The ICC conducted a trial in the England-Pakistan one-day international series in 2016 where the job of adjudicating no-balls fell to the TV umpire, who would buzz the central umpire via their watch when bowlers had overstepped. In that series, eight no-balls were called by the TV umpire.
“The aim of the trial was to call no-balls more accurately than the human eye can at the non-striker’s end … trying to address a difficult issue in a way that has minimal impact on the game,” the ICC’s head general manager of cricket, Geoff Allardice, told The Cricket Paper in 2016.
The trial came after a controversy during Australia’s Test tour of New Zealand when Doug Bracewell bowled Adam Voges for seven off an incorrectly called no-ball. He made 239. There were no means to overturn the decision by Richard Illingworth, who was “distraught” by the incident.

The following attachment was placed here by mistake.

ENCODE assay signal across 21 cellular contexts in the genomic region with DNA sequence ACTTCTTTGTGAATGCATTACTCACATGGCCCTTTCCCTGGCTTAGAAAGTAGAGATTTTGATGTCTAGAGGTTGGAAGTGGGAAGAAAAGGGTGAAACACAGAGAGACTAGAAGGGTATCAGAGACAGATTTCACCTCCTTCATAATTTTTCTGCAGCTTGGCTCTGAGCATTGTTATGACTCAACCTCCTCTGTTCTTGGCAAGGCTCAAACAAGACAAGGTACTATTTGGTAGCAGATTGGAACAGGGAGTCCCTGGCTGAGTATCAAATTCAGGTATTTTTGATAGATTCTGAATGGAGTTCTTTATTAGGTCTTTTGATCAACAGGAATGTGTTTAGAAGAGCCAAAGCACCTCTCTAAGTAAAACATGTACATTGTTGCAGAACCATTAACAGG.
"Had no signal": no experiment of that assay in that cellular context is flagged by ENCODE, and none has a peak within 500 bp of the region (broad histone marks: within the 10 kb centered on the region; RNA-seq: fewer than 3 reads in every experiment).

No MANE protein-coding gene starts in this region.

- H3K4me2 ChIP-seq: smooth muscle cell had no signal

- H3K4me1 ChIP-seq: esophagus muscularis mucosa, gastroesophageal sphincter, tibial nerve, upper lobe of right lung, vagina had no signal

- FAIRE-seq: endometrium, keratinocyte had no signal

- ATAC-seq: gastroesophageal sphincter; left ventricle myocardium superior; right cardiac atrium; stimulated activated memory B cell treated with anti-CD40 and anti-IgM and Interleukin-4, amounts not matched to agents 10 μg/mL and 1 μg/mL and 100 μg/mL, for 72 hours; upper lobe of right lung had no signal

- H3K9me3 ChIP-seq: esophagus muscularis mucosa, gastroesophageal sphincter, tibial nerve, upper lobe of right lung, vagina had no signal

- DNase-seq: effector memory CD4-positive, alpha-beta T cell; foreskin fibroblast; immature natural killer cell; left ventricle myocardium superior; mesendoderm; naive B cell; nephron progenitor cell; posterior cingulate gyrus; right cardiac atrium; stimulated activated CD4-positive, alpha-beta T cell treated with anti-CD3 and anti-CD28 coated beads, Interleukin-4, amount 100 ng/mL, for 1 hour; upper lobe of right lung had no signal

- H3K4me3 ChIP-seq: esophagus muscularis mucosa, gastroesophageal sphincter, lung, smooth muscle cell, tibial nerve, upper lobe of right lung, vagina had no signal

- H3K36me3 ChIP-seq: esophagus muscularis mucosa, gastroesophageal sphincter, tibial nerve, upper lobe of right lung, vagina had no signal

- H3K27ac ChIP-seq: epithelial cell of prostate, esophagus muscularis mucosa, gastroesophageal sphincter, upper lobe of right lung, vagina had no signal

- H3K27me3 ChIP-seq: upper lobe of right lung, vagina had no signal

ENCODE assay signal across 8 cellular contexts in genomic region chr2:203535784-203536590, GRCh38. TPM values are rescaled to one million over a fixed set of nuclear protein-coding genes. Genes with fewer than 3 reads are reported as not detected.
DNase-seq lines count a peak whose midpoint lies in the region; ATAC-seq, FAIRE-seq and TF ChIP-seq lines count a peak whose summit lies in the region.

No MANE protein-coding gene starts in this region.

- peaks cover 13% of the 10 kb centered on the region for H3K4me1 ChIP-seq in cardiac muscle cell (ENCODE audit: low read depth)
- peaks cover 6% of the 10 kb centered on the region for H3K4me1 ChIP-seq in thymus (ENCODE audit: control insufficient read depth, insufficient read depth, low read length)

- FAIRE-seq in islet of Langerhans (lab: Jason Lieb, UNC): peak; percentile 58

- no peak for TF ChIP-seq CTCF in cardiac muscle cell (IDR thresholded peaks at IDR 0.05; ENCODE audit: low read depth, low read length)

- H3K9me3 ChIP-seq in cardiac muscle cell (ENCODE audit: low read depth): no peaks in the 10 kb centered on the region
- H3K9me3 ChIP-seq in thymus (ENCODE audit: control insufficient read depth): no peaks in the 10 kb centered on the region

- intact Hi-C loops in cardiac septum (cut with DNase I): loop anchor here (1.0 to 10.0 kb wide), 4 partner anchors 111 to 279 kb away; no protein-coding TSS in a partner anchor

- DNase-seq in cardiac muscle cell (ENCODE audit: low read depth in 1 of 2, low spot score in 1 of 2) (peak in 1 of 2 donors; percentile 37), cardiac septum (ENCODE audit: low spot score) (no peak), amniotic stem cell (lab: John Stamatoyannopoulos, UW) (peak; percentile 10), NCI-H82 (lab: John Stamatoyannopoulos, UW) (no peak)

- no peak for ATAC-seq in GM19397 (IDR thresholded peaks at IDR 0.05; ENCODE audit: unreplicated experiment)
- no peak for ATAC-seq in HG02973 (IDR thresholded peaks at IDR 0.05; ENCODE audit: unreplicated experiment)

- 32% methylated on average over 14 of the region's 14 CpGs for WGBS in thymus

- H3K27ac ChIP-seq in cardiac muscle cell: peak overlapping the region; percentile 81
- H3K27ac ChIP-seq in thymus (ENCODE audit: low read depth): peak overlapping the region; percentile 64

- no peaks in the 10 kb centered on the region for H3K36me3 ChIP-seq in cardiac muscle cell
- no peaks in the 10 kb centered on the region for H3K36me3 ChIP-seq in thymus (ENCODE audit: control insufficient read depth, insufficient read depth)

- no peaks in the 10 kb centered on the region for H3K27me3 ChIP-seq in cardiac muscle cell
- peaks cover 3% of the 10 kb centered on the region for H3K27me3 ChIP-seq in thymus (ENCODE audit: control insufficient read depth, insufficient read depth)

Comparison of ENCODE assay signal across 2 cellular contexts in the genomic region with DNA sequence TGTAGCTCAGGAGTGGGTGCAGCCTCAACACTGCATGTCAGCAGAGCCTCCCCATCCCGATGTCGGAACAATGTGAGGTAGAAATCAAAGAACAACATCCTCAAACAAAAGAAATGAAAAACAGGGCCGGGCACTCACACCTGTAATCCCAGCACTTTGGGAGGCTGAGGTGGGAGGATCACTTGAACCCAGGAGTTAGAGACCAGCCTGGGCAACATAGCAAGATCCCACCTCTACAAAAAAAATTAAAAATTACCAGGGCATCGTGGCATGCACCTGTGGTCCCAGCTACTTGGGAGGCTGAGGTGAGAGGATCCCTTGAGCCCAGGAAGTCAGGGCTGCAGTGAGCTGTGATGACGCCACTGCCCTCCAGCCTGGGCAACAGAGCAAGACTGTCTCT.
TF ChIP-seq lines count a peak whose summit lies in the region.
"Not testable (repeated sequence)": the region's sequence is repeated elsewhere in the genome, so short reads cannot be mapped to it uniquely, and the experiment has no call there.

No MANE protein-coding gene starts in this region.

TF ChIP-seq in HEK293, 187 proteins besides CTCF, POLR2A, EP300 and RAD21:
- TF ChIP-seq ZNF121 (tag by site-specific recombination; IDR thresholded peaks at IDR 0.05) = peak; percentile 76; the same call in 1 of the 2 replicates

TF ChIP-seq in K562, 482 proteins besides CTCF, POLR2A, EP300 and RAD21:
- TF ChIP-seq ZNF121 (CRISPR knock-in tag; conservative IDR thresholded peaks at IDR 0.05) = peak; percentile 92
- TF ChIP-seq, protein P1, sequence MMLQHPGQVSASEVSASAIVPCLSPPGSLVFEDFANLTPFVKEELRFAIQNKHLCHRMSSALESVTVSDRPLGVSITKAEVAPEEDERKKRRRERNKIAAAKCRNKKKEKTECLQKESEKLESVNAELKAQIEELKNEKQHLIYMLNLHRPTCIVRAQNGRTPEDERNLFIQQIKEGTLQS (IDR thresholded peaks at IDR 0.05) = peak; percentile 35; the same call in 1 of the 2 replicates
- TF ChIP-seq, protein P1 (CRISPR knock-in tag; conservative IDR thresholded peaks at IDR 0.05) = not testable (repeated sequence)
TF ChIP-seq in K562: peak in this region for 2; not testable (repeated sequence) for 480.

All wicket-taking deliveries are checked by video footage to ensure they are legal.
The ICC decided earlier this year not to proceed with the initiative as it was not deemed cost-effective.
Such a move would improve the accuracy of no-ball calls, which would benefit the batter, who would avoid situations like Finch’s, and the bowler, who would not be denied a wicket in the fashion Bracewell was.